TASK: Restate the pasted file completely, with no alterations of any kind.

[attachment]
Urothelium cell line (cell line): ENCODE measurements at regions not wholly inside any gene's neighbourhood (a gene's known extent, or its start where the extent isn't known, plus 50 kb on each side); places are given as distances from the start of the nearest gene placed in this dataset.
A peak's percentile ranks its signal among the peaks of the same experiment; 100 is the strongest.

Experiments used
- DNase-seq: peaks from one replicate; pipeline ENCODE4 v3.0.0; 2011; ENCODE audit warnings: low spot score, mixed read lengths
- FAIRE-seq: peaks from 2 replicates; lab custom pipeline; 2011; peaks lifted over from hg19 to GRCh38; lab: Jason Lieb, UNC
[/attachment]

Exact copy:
Urothelium cell line (cell line): ENCODE measurements at regions not wholly inside any gene's neighbourhood (a gene's known extent, or its start where the extent isn't known, plus 50 kb on each side); places are given as distances from the start of the nearest gene placed in this dataset.
A peak's percentile ranks its signal among the peaks of the same experiment; 100 is the strongest.

Experiments used
- DNase-seq: peaks from one replicate; pipeline ENCODE4 v3.0.0; 2011; ENCODE audit warnings: low spot score, mixed read lengths
- FAIRE-seq: peaks from 2 replicates; lab custom pipeline; 2011; peaks lifted over from hg19 to GRCh38; lab: Jason Lieb, UNC